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Insurance Glossary

Actual Cash Value (ACV) – Insurance companies typically use two types of replacement cost values in their policies. If your policy contains Actual Cash Value coverage, this means the insurance will pay the current fair market value of the lost property at the time of the loss. For instance, a television that you've owned for ten years will be reimbursed based on its current value, not the amount it would cost to replace it with a new one.

Adjuster – An insurance adjuster, who is sometimes called a claims adjuster, is an insurance specialist that estimates the value of insurance losses.

Claim – An insurance claim is the notification that you provide to your insurance company that a loss has been suffered.

Denial – When an insurance company deems a claim to be ineligible for reimbursement under the terms of the insurance policy, it sends a denial letter notifying you that the claim has been denied. Claims can be denied for any number of reasons including insufficient proof and loss values that are below the deductible amount.

Deductible – An insurance deductible is the predetermined dollar figure that the insured must pay toward the claim. For example, if you have a $500 deductible and have an auto insurance claim totally $10,000, you would be responsible for paying for the first $500 and the insurance company would cover the rest (up to policy limits).

Depreciation – Property loses value from age and wear and tear. This loss of value is known as depreciation.

Endorsement – Endorsements, also sometimes called riders, are written amendments to your insurance policy that add or remove coverage.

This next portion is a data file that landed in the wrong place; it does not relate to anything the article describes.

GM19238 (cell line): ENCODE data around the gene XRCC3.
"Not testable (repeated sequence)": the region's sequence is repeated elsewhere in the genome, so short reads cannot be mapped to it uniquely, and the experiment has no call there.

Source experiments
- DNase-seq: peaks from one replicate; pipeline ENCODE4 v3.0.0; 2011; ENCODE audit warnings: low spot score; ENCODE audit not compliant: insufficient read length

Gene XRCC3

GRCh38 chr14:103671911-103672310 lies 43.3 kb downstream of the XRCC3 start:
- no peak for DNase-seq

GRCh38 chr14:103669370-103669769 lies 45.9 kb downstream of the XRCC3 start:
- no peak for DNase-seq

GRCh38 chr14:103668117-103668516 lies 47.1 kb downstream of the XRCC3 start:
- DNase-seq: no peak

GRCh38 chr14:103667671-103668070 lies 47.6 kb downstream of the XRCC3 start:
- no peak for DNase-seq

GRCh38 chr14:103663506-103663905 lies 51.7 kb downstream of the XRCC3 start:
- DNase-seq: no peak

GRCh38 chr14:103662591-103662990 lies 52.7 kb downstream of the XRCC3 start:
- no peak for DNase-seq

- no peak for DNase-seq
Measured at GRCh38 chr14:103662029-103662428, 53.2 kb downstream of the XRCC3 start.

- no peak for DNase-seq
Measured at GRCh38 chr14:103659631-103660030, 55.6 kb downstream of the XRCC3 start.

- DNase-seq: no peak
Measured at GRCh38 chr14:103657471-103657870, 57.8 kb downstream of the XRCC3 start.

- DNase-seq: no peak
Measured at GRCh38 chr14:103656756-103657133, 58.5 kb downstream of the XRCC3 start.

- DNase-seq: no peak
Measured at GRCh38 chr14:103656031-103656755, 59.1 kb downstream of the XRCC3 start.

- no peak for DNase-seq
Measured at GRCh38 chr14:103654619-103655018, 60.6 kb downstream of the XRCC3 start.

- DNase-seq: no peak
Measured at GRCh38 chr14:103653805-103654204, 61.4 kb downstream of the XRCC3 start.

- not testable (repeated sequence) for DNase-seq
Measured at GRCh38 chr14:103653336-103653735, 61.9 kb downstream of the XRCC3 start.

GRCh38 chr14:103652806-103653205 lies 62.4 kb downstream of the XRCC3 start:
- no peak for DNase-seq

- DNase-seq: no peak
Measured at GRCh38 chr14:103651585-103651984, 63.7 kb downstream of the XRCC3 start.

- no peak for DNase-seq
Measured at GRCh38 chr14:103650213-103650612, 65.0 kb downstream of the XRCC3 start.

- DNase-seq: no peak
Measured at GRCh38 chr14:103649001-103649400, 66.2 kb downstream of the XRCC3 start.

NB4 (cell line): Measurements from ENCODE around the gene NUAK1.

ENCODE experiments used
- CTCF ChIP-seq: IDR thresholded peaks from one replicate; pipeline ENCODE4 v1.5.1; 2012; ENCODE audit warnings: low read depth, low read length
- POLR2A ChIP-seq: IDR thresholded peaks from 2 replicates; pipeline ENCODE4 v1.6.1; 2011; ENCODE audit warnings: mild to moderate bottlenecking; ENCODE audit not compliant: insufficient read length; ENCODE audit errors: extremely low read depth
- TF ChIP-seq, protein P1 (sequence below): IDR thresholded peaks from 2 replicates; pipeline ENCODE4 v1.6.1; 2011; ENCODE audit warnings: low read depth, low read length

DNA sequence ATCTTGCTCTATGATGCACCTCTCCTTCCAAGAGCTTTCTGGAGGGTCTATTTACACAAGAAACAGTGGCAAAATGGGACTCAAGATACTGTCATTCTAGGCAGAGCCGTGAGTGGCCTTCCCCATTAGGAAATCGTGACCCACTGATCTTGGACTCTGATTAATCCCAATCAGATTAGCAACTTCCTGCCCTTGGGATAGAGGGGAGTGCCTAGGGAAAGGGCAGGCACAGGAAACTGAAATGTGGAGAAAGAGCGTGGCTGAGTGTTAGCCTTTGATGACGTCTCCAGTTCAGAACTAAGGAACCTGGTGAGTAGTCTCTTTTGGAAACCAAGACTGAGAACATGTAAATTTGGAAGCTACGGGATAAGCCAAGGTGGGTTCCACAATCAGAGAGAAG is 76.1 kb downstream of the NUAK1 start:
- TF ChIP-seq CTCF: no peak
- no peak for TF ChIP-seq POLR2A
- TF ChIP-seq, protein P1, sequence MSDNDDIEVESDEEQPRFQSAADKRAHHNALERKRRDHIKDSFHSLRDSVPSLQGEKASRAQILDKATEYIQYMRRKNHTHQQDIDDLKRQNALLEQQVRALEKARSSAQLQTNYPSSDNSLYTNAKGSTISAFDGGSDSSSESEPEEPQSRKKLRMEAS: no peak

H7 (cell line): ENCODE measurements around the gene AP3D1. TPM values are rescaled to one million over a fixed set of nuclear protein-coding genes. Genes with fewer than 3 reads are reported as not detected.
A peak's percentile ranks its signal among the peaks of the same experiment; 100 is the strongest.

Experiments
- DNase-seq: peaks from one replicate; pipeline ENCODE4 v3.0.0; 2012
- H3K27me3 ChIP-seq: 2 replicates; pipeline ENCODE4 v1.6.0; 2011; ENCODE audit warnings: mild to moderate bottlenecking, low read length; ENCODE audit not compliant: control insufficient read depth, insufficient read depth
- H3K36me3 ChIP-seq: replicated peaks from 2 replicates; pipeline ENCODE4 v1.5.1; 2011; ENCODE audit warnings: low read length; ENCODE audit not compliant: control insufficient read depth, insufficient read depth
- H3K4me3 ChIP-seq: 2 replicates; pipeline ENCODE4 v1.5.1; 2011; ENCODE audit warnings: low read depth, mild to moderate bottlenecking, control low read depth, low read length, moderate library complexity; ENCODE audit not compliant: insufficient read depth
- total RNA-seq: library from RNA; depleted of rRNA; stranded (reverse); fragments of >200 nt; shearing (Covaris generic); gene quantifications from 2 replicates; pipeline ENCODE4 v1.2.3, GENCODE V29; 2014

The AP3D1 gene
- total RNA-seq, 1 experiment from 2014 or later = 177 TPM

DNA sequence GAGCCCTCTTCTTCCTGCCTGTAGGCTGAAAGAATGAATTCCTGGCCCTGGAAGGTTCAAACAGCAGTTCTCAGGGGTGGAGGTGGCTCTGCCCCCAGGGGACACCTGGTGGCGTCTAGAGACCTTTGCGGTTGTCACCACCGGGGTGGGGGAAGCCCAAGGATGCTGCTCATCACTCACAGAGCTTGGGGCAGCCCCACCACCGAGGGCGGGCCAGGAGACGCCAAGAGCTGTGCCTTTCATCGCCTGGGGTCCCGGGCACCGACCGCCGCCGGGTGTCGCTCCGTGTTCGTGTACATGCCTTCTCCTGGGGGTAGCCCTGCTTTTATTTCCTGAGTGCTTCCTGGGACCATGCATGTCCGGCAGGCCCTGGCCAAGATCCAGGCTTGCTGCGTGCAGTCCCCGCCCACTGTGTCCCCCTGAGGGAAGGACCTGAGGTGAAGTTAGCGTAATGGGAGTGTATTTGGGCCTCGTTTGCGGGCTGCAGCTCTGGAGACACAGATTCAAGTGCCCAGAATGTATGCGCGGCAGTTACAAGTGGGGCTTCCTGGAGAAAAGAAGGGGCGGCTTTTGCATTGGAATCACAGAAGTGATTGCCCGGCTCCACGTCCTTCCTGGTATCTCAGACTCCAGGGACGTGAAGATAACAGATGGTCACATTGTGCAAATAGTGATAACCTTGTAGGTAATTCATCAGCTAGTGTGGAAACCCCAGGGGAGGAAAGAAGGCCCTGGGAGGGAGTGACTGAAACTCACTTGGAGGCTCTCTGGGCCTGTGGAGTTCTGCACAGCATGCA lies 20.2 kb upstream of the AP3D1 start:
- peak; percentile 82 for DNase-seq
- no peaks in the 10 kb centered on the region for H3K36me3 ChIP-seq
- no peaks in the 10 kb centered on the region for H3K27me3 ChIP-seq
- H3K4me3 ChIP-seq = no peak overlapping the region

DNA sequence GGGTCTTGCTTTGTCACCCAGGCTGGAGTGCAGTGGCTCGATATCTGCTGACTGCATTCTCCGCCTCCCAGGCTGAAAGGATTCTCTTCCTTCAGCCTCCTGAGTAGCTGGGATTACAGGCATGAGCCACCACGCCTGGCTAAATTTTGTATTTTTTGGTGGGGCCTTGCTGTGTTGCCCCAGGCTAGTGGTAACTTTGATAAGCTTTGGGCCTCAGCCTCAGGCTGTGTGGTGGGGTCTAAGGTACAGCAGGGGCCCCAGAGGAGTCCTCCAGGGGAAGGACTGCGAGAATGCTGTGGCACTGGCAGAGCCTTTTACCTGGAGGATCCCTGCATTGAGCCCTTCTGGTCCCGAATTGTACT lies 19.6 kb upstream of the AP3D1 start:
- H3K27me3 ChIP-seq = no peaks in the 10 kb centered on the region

Exclusion – In an insurance policy, some items, damage causes, and types of damages can be specifically excluded from coverage. For example, your homeowners insurance policy may specifically exclude mold damage from coverage. Earthquakes, mudslides, and volcanic eruptions are also common exclusions.

Insured – The insured is the policyholder.

Insurer – The insurer is insurance company.

Peril – A peril is a cause of damage defined in your insurance policy such as a hurricane, wind storm, tornado, or earthquake. Some perils are covered while others may be specifically excluded from coverage. Other perils may be subject to a different deductible amount or have conditions attached to them.

Policy – A policy is the formal contract between an insurance company and an insured.

Policy Limit – A policy limit is the maximum dollar figure that an insurance company will pay for covered losses. In addition to having a maximum policy limit for an entire claim, your insurance policy likely has policy limits on specific types of losses such as medical losses, fine art, jewelry, or coin collections.

Premium – A premium is the monthly or annual cost for an insurance policy.

Rider – Riders, or endorsements are they are sometimes called, are written amendments to your insurance policy that add or remove coverage.

Statute of Limitations – The statute of limitations is the time period during which you can file an insurance loss starting from the date of loss and extending to a specific amount of time after that date.